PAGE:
You may be surprised to learn that the first recognition of the need for wastewater treatment occurred in 1854, with the link between improper waste treatment and a cholera epidemic was recognized. The 1972 Clean Water Act was the first official federal regulation that set specific standards for the treatment of water waste in the United States (see References 1, page 2). Wastewater facilities are under scrutiny, as governments seek to use the treated wastewater for irrigation and the treatment process to generate energy and heat.
Screen the wastewater as it enters the wastewater treatment plant to remove large items from the sewage. The goal of this step is to remove debris that could damage the treatment facility's equipment.
Remove grit from the wastewater by forcing the sewage through a grit chamber. Forcing the wastewater quickly through the chamber prevents organic waste from settling and aerates the mix. Small wastewater treatment plants may skip grit removal (see References 2).
Pump the screened wastewater into sedimentation tanks to help further separate the components of the sewage. Remove and condense the organic matter, called sludge, which settles to the bottom of the tank.
Skim the surface of the wastewater to remove oil, soap scum and grease. Rakes from the top of tanks remove these components of wastewater, known collectively as scum.
Collect the scum and sludge into a single sludge-processing unit for further treatment. Anaerobic digestion processes the solid waste, and some facilities use the resulting methane gas as a source of energy (see References 2).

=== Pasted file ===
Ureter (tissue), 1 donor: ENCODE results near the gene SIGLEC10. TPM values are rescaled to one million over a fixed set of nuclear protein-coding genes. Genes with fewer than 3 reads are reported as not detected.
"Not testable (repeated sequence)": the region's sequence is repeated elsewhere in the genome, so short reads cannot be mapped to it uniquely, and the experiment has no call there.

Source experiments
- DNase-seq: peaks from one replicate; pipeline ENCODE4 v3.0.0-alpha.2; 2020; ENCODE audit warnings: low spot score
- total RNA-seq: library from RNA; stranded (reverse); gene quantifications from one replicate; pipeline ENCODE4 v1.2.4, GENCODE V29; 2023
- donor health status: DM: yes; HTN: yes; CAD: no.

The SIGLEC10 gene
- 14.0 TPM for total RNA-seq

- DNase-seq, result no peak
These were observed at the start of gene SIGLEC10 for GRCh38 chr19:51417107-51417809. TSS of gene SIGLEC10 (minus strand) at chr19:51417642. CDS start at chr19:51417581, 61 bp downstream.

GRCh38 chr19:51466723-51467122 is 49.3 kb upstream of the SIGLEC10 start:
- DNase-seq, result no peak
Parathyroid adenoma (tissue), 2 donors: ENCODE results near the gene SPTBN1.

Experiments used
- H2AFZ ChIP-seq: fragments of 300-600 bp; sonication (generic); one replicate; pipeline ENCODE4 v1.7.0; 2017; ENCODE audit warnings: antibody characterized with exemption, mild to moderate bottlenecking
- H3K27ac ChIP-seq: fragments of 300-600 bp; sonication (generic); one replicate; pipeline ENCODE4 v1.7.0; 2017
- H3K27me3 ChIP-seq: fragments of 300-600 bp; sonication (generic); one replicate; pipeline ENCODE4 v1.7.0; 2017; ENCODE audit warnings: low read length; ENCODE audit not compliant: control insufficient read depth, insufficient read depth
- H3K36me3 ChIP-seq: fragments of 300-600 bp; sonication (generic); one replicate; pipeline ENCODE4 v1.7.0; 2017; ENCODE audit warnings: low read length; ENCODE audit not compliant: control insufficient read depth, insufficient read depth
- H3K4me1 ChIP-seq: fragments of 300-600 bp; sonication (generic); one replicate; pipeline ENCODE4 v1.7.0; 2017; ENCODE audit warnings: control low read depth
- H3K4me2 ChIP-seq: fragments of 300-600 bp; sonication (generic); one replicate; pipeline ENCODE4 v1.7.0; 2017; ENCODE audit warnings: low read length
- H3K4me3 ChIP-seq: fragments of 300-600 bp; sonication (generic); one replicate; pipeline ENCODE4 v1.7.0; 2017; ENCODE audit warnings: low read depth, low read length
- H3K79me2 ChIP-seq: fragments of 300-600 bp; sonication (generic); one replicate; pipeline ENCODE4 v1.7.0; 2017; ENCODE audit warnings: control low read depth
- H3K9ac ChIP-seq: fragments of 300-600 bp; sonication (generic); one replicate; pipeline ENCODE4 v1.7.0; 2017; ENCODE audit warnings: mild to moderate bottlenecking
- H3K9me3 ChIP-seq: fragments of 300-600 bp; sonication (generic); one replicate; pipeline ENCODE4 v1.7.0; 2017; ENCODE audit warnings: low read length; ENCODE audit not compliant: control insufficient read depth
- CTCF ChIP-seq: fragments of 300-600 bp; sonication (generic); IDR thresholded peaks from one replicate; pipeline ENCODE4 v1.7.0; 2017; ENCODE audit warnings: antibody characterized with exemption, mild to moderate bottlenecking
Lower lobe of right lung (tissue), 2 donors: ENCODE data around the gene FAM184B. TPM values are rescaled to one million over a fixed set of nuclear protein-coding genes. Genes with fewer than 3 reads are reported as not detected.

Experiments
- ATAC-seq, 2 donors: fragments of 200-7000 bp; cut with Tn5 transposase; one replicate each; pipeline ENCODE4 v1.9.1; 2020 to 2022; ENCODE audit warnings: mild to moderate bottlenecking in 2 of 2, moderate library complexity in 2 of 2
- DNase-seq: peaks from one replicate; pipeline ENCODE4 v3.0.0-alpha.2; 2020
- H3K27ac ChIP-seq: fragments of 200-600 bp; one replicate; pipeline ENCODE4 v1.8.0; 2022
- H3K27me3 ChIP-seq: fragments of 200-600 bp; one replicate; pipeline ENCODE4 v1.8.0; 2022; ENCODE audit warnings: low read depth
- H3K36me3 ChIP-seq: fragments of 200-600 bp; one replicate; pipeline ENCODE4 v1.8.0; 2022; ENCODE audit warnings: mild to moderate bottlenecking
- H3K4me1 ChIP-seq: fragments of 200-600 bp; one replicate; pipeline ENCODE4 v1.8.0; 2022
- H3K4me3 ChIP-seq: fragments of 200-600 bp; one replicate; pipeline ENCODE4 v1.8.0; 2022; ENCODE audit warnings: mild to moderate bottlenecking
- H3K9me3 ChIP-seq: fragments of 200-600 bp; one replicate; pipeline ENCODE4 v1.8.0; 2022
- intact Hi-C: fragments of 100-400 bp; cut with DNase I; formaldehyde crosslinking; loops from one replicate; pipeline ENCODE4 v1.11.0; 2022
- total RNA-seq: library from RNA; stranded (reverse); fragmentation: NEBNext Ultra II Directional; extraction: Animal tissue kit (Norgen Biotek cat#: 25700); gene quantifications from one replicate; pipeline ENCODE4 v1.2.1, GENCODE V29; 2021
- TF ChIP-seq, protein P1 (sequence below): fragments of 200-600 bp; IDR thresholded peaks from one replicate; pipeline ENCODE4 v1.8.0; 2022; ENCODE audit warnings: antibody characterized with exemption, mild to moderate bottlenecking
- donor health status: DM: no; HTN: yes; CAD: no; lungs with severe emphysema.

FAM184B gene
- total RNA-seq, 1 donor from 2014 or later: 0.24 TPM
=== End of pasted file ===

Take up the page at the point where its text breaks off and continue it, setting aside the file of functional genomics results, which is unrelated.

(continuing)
Filter the wastewater through sand to remove excess iron and calcium, some bacteria and the remaining solid particles in the water. Filtering the wastewater should also reduce the color and make the water more transparent (see References 2).
Treat the wastewater with chlorine to kill remaining bacteria. Add chlorine carefully to avoid overcontamination; most of the chlorine will break down as it kills the bacteria. If necessary, treat the chlorinated wastewater with chemicals to neutralize any remaining chlorine.
Use or dispose of the cleansed wastewater, called effluent. Although treatment plants pump most effluent into rivers or oceans, some is used for irrigation purposes. As of 2008, at least 44 countries used reclaimed wastewater for agricultural irrigation (see References 3, page 29).
- National Environmental Services Center; Pipeline; "Basic Wastewater Characteristics"; National Small Flows Clearinghouse; Fall 1997
- Food and Agriculture Organization of the United Nations: Wastewater Treatment
- Food and Agriculture Organization of the United Nations; The Wealth of Waste; James Winpenny, et al.; 2010
Amy A. Whittle is a freelance writer who specializes in home improvement, green living and pet care issues. Her work has been published by Woman's Day.com, the Huffington Post and other online and print publications.